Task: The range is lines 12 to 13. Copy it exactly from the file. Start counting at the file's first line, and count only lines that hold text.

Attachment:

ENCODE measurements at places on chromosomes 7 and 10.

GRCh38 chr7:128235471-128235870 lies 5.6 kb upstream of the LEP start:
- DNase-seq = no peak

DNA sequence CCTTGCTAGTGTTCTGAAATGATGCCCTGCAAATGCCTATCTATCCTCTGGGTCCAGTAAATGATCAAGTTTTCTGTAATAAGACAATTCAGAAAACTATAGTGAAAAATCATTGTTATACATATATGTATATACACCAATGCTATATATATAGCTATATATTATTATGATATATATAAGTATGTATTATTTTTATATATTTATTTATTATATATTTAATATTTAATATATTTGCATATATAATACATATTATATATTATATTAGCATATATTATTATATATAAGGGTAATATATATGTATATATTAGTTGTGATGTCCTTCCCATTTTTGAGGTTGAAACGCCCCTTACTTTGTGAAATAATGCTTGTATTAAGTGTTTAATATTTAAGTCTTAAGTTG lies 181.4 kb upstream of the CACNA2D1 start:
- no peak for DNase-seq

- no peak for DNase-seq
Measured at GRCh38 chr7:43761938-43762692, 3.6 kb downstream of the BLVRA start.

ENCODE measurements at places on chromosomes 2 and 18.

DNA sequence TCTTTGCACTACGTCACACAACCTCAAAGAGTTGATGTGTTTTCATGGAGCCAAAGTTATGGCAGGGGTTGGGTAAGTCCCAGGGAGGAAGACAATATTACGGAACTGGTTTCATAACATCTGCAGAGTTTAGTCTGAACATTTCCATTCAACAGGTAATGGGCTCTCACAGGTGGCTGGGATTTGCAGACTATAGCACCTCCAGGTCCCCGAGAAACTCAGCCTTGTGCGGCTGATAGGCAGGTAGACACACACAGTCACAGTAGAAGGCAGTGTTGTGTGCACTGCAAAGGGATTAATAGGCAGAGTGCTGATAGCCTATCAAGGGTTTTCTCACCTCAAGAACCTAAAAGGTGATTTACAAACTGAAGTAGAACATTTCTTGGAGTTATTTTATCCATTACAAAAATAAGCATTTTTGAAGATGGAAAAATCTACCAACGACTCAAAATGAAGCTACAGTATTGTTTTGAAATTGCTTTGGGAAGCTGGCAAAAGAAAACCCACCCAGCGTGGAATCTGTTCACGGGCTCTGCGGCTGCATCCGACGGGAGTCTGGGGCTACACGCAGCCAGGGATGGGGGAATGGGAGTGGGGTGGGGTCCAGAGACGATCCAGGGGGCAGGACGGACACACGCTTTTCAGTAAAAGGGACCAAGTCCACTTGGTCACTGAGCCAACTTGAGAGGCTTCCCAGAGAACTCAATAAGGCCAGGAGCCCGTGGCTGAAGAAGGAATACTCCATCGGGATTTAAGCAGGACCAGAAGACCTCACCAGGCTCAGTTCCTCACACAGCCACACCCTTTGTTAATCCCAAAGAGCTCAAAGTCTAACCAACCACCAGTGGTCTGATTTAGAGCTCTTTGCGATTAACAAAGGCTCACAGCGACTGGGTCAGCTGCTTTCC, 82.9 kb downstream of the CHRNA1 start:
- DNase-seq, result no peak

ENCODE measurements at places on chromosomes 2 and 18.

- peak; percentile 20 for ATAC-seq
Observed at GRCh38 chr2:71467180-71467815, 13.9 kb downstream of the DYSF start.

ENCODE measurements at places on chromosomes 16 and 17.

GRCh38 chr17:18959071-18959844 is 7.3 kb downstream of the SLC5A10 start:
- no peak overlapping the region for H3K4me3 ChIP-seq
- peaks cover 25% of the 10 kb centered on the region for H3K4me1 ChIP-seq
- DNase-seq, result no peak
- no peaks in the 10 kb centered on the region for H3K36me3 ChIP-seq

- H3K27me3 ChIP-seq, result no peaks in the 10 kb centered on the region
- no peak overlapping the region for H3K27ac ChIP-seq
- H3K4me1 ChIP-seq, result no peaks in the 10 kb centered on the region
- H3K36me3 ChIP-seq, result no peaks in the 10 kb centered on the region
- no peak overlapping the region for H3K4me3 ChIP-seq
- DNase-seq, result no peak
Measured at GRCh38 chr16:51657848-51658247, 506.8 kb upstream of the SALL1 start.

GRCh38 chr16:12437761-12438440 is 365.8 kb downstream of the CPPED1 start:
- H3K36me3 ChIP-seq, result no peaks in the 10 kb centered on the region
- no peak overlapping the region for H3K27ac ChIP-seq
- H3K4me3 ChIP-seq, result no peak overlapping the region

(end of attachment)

- peak; percentile 20 for ATAC-seq
Observed at GRCh38 chr2:71467180-71467815, 13.9 kb downstream of the DYSF start.